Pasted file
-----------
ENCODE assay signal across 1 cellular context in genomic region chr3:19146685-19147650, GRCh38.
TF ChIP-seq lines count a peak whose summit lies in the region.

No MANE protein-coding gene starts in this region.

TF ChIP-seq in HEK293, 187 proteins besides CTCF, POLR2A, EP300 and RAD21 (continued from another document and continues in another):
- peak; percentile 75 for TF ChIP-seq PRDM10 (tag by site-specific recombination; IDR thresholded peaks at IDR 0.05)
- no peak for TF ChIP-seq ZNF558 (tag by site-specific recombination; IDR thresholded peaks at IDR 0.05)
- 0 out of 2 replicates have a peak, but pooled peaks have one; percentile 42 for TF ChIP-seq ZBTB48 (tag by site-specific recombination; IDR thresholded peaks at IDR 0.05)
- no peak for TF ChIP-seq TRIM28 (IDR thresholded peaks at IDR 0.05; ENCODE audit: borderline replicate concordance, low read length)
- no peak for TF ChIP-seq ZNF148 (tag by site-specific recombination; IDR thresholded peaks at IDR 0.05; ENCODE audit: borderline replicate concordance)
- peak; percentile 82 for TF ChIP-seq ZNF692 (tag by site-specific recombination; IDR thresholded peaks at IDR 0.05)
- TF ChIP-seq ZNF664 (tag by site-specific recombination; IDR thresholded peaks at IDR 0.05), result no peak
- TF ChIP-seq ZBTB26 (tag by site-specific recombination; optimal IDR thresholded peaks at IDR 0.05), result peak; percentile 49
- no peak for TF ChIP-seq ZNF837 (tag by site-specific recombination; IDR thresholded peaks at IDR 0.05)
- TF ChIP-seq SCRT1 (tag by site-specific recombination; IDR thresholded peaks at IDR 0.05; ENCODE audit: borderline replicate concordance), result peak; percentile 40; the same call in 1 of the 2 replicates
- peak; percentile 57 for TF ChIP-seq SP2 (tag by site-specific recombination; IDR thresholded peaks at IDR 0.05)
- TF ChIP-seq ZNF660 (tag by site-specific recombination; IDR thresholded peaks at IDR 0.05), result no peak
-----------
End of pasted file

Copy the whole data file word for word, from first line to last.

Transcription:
ENCODE assay signal across 1 cellular context in genomic region chr3:19146685-19147650, GRCh38.
TF ChIP-seq lines count a peak whose summit lies in the region.

No MANE protein-coding gene starts in this region.

TF ChIP-seq in HEK293, 187 proteins besides CTCF, POLR2A, EP300 and RAD21 (continued from another document and continues in another):
- peak; percentile 75 for TF ChIP-seq PRDM10 (tag by site-specific recombination; IDR thresholded peaks at IDR 0.05)
- no peak for TF ChIP-seq ZNF558 (tag by site-specific recombination; IDR thresholded peaks at IDR 0.05)
- 0 out of 2 replicates have a peak, but pooled peaks have one; percentile 42 for TF ChIP-seq ZBTB48 (tag by site-specific recombination; IDR thresholded peaks at IDR 0.05)
- no peak for TF ChIP-seq TRIM28 (IDR thresholded peaks at IDR 0.05; ENCODE audit: borderline replicate concordance, low read length)
- no peak for TF ChIP-seq ZNF148 (tag by site-specific recombination; IDR thresholded peaks at IDR 0.05; ENCODE audit: borderline replicate concordance)
- peak; percentile 82 for TF ChIP-seq ZNF692 (tag by site-specific recombination; IDR thresholded peaks at IDR 0.05)
- TF ChIP-seq ZNF664 (tag by site-specific recombination; IDR thresholded peaks at IDR 0.05), result no peak
- TF ChIP-seq ZBTB26 (tag by site-specific recombination; optimal IDR thresholded peaks at IDR 0.05), result peak; percentile 49
- no peak for TF ChIP-seq ZNF837 (tag by site-specific recombination; IDR thresholded peaks at IDR 0.05)
- TF ChIP-seq SCRT1 (tag by site-specific recombination; IDR thresholded peaks at IDR 0.05; ENCODE audit: borderline replicate concordance), result peak; percentile 40; the same call in 1 of the 2 replicates
- peak; percentile 57 for TF ChIP-seq SP2 (tag by site-specific recombination; IDR thresholded peaks at IDR 0.05)
- TF ChIP-seq ZNF660 (tag by site-specific recombination; IDR thresholded peaks at IDR 0.05), result no peak